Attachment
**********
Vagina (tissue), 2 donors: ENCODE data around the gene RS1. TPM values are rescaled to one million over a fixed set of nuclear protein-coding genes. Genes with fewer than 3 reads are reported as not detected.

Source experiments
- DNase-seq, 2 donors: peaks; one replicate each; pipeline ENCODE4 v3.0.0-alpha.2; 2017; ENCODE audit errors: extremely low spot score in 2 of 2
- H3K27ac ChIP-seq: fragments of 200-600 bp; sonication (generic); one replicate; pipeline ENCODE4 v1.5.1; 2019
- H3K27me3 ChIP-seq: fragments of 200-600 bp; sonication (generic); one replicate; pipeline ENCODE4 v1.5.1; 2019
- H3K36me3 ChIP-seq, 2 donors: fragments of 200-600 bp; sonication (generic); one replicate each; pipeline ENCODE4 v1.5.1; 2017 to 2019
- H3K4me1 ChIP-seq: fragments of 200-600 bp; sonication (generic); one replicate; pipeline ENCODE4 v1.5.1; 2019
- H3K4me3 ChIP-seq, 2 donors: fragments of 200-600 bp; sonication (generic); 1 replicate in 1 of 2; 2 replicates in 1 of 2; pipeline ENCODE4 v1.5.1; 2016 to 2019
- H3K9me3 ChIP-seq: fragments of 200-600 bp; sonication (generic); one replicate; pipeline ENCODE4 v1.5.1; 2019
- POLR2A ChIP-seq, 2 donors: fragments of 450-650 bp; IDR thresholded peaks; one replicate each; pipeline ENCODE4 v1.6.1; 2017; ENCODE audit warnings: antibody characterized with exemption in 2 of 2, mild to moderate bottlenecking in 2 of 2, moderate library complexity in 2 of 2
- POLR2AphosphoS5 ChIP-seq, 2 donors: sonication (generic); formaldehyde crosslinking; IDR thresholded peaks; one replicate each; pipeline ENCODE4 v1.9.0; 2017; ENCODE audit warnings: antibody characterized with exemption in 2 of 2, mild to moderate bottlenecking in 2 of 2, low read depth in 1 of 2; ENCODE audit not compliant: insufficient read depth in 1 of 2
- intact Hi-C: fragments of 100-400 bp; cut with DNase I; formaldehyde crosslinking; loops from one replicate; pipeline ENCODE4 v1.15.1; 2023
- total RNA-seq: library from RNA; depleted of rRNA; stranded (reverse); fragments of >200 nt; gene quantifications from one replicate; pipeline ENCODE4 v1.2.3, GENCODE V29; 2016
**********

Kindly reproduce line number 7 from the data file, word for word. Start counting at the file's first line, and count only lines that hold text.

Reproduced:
- H3K4me1 ChIP-seq: fragments of 200-600 bp; sonication (generic); one replicate; pipeline ENCODE4 v1.5.1; 2019